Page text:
The GOP-led Texas House early Friday morning advanced SB 7 on an 81-64 party-line vote to a third reading vote, roughly nine hours after it was introduced on the floor. There were 18 amendments adopted in an after-midnight session after intense behind-the-scenes negotiations led by Democrats to soften some of the bill’s language on criminal penalties.
Voting advocates and Democrats acknowledged to CNN, however, that it is possible the changes could be dropped, because after the bill passes the House, it must go back to the state Senate to reconcile the sharp differences between the two versions before final passage. And the overall effort amounts to additional restrictions and penalties to the voting process out of an ostensible desire to address voter fraud, though no evidence of fraud in the 2020 election in Texas has been presented.
The current House version of the bill does not include some of the Senate version’s more controversial provisions, including a ban on drive-through voting and a requirement for an applicant voting by mail on the ground of disability to state they have a sickness or physical condition that prevents them from going to the polls. However, since these measures were included in the Senate-passed version of the bill, they could be added back to a final version if it goes to conference.
Democrats were also able to add amendments that allow for the removal of poll watchers who breach the peace, as well as softening criminal penalties for voters who didn’t realize they were ineligible and decriminalizing simple, basic mistakes made by volunteers and election judges.
The legislation, however, would still ban county officials from sending unsolicited mail-in ballot applications.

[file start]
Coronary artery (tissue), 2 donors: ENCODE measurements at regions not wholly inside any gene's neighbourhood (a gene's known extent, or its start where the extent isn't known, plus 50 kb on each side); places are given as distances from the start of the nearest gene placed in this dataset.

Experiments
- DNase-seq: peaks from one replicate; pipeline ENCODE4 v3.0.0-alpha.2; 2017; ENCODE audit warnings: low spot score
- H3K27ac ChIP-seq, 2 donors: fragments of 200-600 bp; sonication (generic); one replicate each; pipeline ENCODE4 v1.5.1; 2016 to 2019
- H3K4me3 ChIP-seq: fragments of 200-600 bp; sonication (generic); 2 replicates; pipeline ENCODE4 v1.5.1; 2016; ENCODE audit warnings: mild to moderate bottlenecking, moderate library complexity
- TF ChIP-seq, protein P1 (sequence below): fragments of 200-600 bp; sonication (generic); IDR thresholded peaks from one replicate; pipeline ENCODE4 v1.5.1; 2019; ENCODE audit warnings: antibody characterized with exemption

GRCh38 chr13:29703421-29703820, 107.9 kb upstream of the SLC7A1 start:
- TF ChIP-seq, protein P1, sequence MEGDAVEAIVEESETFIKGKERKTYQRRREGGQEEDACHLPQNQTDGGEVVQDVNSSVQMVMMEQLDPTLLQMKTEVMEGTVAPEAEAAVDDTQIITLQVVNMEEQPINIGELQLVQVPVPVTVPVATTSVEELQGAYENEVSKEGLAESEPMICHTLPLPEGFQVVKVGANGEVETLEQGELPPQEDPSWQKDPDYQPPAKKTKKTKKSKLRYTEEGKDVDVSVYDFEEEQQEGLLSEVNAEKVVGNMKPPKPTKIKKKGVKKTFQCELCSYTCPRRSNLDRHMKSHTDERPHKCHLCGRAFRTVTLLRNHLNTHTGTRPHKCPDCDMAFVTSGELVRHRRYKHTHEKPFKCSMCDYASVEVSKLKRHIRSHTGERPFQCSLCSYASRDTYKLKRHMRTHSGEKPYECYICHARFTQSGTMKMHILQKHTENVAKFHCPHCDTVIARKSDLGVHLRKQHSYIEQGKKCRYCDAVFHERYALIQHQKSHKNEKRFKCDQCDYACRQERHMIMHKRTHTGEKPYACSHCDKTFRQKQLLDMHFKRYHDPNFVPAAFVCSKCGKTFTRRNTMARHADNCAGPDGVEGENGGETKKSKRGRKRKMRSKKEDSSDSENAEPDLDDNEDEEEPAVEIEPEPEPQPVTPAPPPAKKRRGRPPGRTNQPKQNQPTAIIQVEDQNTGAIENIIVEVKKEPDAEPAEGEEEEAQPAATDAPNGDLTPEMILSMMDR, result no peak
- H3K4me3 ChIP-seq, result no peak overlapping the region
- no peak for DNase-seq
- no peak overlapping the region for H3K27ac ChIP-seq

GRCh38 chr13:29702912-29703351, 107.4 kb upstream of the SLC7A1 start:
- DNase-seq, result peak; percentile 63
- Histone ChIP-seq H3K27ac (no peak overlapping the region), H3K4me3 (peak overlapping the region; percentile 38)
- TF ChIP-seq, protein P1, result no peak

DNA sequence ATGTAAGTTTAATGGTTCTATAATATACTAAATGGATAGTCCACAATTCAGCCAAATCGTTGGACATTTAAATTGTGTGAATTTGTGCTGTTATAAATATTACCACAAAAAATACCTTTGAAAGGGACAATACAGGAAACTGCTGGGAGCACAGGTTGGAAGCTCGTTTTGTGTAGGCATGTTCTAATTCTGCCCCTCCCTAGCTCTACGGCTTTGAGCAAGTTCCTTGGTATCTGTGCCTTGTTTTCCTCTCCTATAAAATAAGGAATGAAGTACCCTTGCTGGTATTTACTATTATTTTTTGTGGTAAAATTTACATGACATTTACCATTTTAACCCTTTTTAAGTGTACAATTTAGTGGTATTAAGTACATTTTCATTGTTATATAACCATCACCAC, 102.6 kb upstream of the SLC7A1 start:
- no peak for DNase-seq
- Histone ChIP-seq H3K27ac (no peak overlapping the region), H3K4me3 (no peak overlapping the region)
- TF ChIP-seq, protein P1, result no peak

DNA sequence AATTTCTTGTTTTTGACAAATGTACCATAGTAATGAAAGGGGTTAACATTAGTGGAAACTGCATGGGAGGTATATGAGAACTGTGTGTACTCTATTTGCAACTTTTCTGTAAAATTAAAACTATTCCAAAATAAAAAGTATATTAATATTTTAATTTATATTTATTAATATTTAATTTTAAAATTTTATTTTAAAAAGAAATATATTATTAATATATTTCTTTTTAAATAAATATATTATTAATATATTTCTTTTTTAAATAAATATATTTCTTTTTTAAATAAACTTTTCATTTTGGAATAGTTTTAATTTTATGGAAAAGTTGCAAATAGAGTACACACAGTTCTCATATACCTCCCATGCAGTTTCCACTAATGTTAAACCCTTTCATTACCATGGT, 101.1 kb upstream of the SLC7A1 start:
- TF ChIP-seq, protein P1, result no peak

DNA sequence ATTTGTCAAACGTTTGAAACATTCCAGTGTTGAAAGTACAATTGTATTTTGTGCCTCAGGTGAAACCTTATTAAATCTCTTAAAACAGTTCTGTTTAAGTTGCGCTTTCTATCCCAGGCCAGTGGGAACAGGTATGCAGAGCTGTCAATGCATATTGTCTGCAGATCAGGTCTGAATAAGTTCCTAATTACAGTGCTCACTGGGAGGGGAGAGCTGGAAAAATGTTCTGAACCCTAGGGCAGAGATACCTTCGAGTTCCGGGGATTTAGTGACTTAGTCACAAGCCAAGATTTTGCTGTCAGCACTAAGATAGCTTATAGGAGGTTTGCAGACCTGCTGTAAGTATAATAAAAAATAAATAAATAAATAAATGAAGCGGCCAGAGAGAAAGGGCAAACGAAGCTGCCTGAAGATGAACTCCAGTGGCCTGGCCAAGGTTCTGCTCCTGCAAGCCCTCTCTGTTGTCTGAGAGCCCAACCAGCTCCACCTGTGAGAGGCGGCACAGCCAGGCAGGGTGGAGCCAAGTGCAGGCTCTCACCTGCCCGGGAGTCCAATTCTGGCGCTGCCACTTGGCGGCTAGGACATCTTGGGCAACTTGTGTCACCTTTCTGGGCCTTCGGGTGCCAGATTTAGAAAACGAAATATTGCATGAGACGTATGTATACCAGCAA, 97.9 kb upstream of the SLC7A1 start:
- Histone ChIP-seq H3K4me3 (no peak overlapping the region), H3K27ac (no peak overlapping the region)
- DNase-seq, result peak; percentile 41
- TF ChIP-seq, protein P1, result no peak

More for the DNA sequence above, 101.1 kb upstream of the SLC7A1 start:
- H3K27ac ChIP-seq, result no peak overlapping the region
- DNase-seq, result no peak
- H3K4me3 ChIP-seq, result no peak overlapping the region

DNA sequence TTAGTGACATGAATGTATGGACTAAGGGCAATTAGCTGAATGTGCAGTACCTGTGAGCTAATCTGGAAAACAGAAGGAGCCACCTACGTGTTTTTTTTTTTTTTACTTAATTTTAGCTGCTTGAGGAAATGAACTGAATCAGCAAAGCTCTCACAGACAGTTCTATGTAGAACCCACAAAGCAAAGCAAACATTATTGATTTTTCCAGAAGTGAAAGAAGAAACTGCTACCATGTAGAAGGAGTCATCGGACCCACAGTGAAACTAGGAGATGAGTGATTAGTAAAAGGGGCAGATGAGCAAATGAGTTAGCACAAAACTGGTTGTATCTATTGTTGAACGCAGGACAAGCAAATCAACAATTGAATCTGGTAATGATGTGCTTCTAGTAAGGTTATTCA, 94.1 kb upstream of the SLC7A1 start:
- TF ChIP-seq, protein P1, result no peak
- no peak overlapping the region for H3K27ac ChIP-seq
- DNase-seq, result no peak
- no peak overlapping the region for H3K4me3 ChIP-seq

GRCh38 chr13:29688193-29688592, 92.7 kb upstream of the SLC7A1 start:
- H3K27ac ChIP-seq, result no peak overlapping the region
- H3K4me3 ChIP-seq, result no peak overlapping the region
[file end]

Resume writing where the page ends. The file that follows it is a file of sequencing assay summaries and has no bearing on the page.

Other provisions in the Senate version, which passed last month, would limit extended early voting hours and give partisan poll watchers broader authority when observing at a polling location, including being allowed to record a voter who receives assistance while filing out their ballot.
“Under cover of darkness, the Texas House just passed one of the worst anti-voting bills in the country,” Sarah Labowitz, policy and advocacy director of the ACLU of Texas, said in a statement. “SB 7 will target voters of color, voters with disabilities and the civil servants who run our elections. Lawmakers advanced the bill with little debate or public input. They know the bill is designed to suppress the vote by making voting harder and allowing poll watchers to intimidate voters. Texans deserve better than to wake up and find out that lawmakers jammed through a law that will make participating in our democracy harder and scarier.”
The Texas bill is just one of several Republican-backed legislation nationwide that restrict access to the ballot and place new voting limits following former President Donald Trump’s baseless claims of fraud in the 2020 election. Florida Republican Gov. Ron DeSantis on Thursday morning signed into law a controversial voting bill aimed at curbing access to mail-in voting in the state, and other Republican-controlled legislatures are charging forward with a raft of new state laws imposing limits on voting.